}

Subsequently we must update our dictionary to use the new model:

     //string is IP
     private Dictionary<string, BruteForceEntry> antiBruteForceIpList = new Dictionary<string, BruteForceEntry>();

Next, we need a method of adding Ips to the dictionary and getting the delay:

     public TimeSpan GetDelayForIp(string ip)
     {
         var newEntry = new BruteForceEntry();
         antiBruteForceIpList.Add(ip, newEntry);
         return TimeSpan.FromSeconds(0);
     }

Then, we need some way to tell how many attempts have been made from that same IP. Since this is in the domain of the BruteForceEntry, we create a AddAttempt function to it:

     private class BruteForceEntry
     {
         public DateTime TimeOfLastAttempt = DateTime.Now;

         public int NumberOfAttemptsMinusOne = 0;

         public void AddAttempt()
         {
             NumberOfAttemptsMinusOne++;
             TimeOfLastAttempt = DateTime.Now;
         }
     }


Before returning to GetDelayForIp to use the new function:

     public TimeSpan GetDelayForIp(string ip)
     {
         if (antiBruteForceIpList.ContainsKey(ip))
         {
             antiBruteForceIpList[ip].AddAttempt();
             return TimeSpan.FromSeconds(antiBruteForceIpList[ip].NumberOfAttemptsMinusOne *
                                                               DelayInSecondsPerAttemptWithinRetentionTime);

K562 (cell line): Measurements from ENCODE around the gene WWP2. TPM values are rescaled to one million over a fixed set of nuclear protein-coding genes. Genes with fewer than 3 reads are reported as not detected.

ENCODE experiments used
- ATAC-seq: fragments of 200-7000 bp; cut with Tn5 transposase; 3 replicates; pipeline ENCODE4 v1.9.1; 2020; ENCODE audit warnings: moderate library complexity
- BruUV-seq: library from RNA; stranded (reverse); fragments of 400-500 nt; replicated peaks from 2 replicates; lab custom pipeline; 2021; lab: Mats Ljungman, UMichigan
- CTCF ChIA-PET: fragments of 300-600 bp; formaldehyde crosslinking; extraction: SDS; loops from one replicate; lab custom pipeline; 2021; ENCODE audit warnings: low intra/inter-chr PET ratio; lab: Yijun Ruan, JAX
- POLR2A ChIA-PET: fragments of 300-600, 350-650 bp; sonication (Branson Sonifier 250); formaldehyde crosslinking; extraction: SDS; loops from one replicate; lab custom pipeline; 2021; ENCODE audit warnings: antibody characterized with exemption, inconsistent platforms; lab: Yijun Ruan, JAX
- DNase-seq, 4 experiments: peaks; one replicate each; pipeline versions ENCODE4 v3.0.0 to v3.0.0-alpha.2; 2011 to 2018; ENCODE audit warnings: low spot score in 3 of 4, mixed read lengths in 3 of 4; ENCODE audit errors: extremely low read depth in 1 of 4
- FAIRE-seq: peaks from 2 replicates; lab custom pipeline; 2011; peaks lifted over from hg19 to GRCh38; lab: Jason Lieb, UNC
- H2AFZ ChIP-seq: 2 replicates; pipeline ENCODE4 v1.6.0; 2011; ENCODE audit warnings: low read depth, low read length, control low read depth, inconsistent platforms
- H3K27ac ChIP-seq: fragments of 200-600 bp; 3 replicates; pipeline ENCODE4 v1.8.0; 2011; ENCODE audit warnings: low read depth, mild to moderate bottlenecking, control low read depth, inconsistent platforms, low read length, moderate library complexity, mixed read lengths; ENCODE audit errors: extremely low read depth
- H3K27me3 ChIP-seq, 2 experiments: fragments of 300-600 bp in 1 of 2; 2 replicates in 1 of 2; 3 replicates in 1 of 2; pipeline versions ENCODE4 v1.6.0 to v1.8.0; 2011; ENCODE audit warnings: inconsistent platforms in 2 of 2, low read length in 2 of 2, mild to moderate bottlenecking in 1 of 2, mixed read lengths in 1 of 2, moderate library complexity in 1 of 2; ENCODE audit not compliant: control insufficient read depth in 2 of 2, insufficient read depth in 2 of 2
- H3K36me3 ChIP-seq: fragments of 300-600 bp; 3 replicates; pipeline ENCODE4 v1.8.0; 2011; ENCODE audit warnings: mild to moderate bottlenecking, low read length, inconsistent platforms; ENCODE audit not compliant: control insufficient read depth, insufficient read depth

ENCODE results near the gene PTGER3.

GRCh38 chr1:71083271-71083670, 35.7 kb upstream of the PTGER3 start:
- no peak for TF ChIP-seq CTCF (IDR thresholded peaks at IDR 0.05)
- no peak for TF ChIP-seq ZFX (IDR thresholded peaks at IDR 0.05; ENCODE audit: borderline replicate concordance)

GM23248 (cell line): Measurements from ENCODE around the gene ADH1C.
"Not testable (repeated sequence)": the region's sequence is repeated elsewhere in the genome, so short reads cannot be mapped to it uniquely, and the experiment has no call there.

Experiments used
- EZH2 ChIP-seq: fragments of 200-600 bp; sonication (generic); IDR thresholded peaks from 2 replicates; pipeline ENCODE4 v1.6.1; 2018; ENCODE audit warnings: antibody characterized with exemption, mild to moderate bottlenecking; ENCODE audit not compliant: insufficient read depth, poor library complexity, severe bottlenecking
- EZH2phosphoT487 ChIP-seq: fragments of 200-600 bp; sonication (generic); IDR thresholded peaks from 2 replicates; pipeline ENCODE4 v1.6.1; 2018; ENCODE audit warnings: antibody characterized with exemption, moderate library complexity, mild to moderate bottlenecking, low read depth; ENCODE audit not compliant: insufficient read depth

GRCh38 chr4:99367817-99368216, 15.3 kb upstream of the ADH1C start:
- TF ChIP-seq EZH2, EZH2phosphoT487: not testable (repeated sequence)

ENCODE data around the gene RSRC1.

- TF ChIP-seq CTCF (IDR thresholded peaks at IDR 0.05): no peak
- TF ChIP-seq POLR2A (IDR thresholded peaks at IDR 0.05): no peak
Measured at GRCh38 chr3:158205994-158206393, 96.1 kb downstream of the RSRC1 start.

}
         var newEntry = new BruteForceEntry();
         antiBruteForceIpList.Add(ip, newEntry);
         return TimeSpan.FromSeconds(0);
     }


We now have a working 'give me the delay for this IP' function, the only drawbacks being that you remain on the 'naughty list' indefinitely, unless someone messes up the instantiation, and thread safety. Let's solve the indefinite part first:

     private void ClearOldEntries()
     {
         foreach (var ipAndTime in antiBruteForceIpList)
         {
             if (ipAndTime.Value.TimeOfLastAttempt.AddSeconds(RetentionTimeInSeconds) < DateTime.Now)
             {
                 antiBruteForceIpList.Remove(ipAndTime.Key);
             }
         }
     }


As this is a seldom used page, I do not want to assign scheduling. We therefore run the above code before each check:

     public TimeSpan GetDelayForIp(string ip)
     {
         ClearOldEntries();
         if (antiBruteForceIpList.ContainsKey(ip))
         {
             antiBruteForceIpList[ip].AddAttempt();
             return TimeSpan.FromSeconds(antiBruteForceIpList[ip].NumberOfAttemptsMinusOne * DelayInSecondsPerAttemptWithinRetentionTime);
         }
         var newEntry = new BruteForceEntry();
         antiBruteForceIpList.Add(ip, newEntry);
         return TimeSpan.FromSeconds(0);
     }

The last of the three - thread safety - we ensure by implementing a lock around the entire GetDelayForIp:

     private Object aLock = new Object();

     public TimeSpan GetDelayForIp(string ip)
     {
         lock (aLock)
         {
             ClearOldEntries();
             if (antiBruteForceIpList.ContainsKey(ip))
             {
                 antiBruteForceIpList[ip].AddAttempt();
                 return TimeSpan.FromSeconds(antiBruteForceIpList[ip].NumberOfAttemptsMinusOne *